13Check your vehicle if you are on mobile patrol You should do a complete inspection of the patrol vehicle before you use it.Make sure the fluid levels are full, your patrol vehicle is in good working condition and your communication equipment is working well.You should know your patrol area well enough to drive confidently, especially during emergencies.Know all the roads, driveways, and emergency vehicle access routes in your patrol area.
14Check your equipmentMake a checklist of all necessary equipment needed throughout your shift. It should include the following:uniform – including comfortable shoes and proper clothing for the weather conditionslicence cardradio/pager – in good working order and charged before you head out. If possible you should carry spare batteries.emergency numbersflashlight – spare bulbs and batteriesnotebook and 2 pensmap or checklist of areas or stations which must be patrolledwatch – to record exact time of incidentskeys and access cards if required.safety equipment such as goggles, hard hat, steel toed boots, if requiredspecial instructions
15What are powers of observation? Observation is a process that includes: 1. Noticing 2. Interpreting 3. Recalling
18Things to Notice (Cont’d) ClothingGeneral appearancehat, coat , sweater, tie,neat, sloppy, clean, dirty, etc.dress, boots, etc.SkinShirtcolour, pimples,style, colour,pock marks, acne,sleeves, collarclean shaven,Glassestattoossize, shape, colourSexExtrasmale or femalebelt, chains,scarfPantscolour, style (bellbottoms, shorts),cuffsSockscolour, pattern,lengthShoescolour, style (laces,buckles, slip-ons,sandals)AgeestimateHeightcompared to yourown height, adoorwayWeightBuildobese, husky, slim,muscularOtherunusual make-up,clothing too large ortoo small, oddcolours, patches, etc.Jewelrywatch, ring,bracelet, nose ring,earrings, tie clip
19How do I patrol effectively? Know when to be seenTake your timePatrol the exteriorPatrol the interiorLook for anything unusual
20Effective patrolling (cont’d) Use your notebookGet to know peopleAvoid routinesNotice everything on your first patrolUse all of your powers of observation
21How do I patrol safely?Always remember your job is to observe, deter and report.Let this guide you in making smart choices as you patrol. Here are some general things to remember:
22Safe Patrolling (cont’d) Don’t approach a suspect aloneWatch where you walkAsk questionFollow communication instructionsDon’t smokeUse your flashlightUse caution with windows and doorsBe careful entering a dark roomKnow when to be seen and heard
23What should I do if I suspect that a crime has been committed? Get help!Call the police!Remember…your main duties are to observe, deter and report.
24Surveillance (Non-mobile Patrol) Also known as visual or fixed patrols, with the assistance of technology, surveillance enables a guard to remain stationary but keep a constant watch over a specific area. For example, an entrance/exit point may be kept under continuous observation, or an entire complex could be kept under guard with the assistance of mirrors, security cameras and fences.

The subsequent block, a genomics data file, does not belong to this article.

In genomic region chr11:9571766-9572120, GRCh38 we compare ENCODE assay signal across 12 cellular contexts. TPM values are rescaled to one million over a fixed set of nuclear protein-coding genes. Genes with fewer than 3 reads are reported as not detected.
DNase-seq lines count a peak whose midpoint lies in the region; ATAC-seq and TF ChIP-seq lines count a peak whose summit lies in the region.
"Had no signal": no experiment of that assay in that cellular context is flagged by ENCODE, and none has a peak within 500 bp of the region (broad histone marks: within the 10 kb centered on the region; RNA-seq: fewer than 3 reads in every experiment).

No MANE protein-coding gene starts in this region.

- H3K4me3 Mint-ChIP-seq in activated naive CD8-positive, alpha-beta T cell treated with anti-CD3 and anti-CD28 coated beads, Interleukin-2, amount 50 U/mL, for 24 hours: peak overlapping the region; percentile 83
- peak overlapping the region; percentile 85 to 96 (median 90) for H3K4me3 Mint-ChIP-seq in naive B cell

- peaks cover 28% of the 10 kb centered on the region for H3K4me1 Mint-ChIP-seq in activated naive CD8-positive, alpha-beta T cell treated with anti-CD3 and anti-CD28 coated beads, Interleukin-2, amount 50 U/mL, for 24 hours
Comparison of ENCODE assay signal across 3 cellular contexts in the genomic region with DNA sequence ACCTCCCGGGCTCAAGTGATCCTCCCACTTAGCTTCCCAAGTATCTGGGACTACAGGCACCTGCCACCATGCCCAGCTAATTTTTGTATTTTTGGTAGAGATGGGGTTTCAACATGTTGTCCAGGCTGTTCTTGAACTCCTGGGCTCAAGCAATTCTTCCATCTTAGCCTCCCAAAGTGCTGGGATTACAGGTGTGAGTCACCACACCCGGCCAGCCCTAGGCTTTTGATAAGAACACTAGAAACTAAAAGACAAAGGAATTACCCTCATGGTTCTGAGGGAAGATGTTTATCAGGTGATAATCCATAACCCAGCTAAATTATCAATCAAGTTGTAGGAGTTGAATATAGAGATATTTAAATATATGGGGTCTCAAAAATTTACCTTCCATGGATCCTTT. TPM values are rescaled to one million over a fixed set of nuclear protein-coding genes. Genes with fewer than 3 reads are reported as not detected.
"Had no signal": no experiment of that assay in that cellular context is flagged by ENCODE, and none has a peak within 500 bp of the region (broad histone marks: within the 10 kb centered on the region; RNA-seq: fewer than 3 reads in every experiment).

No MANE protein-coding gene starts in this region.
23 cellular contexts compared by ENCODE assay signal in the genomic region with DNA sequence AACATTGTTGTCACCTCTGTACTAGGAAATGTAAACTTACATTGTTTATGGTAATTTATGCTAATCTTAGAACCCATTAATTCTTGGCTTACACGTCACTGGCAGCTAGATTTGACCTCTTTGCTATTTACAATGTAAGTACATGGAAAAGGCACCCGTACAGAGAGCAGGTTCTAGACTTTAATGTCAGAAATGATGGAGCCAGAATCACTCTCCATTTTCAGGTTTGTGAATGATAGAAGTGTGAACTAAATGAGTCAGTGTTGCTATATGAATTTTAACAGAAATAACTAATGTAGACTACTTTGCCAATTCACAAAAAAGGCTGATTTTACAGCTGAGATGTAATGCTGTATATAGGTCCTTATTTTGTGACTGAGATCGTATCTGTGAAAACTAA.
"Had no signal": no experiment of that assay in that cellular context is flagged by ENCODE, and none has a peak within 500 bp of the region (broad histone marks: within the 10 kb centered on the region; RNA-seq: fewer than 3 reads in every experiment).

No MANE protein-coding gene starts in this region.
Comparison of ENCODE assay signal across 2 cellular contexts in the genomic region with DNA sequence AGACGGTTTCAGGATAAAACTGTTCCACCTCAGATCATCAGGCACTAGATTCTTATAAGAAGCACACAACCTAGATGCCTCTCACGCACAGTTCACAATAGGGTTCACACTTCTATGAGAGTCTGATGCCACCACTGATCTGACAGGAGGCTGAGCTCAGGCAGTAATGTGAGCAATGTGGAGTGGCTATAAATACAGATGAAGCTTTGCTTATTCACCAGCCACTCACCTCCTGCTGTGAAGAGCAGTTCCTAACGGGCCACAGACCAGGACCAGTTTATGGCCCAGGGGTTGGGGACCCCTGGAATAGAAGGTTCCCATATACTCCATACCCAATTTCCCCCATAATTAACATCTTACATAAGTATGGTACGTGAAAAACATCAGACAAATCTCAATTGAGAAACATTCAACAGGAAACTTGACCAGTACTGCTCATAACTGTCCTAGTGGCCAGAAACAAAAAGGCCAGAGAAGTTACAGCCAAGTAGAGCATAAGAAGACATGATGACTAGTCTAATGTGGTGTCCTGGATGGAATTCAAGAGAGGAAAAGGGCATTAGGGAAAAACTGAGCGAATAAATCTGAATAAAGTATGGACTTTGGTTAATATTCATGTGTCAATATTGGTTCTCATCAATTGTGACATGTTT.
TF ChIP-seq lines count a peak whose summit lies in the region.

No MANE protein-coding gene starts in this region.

25Surveillance (cont’d) AdvantagesAccess and egress (entry and exit) of the site readily controlledDifficult for individuals to enter the premises and physically attack the guardGuard station or highly-visible camera placement act to deter would-be perpetratorsLower number of guards required to contain the area.DisadvantagesCameras and fences may be circumvented or defeatedAll areas cannot be kept under continuous observation – blind spots will exist despite careful planningReliance on equipment that may fail, especially in adverse weather conditionsPersonnel must concentrate on one area for long periods of timeReliance on only one sense – visionResponse may be restricted to calling police or internal personnel, especially if the guard is not on site but is monitoring from a different location
26Access and Material Control Access control policies vary from company to company.Security guards may be required to observe and record who enters and exits a site.A completed log sheet should record the individual’s name and the time of entrance to, and exit from the site.The information obtained will permit guards to locate visitors, either while on the property in the event of an emergency, or at a later time after they have left.
27Access and Material (cont’d) Security guards control movement of personnel and materials into, out of, or within a facility that is essential for normal operations in preventing unauthorized access and egress
28Techniques to control methods of access and egress Personnel recognition – knowing someoneIdentification technology – gov’t issued idInvestigate the purpose for the access – who are they here to seeKey card system that permits access to authorized card holdersBadgesPass cardsWristbandsPhysical BarriersGatehouseGates and fencesTurn stations
29Access Control (cont’d) Access control is an important part of a security guard’s work. Security personnel are hired to protect: People property and information. The property owner sets all of the rules about access to the site. These rules include who will have access and under what conditions, when people should be stopped and questioned, and when bags and briefcase should be searched.
30What are the different levels of access control? The amount of access control needed at each site will vary from minimum to maximum, depending on what needs to be protected.Minimum access controlMedium access controlMaximum access control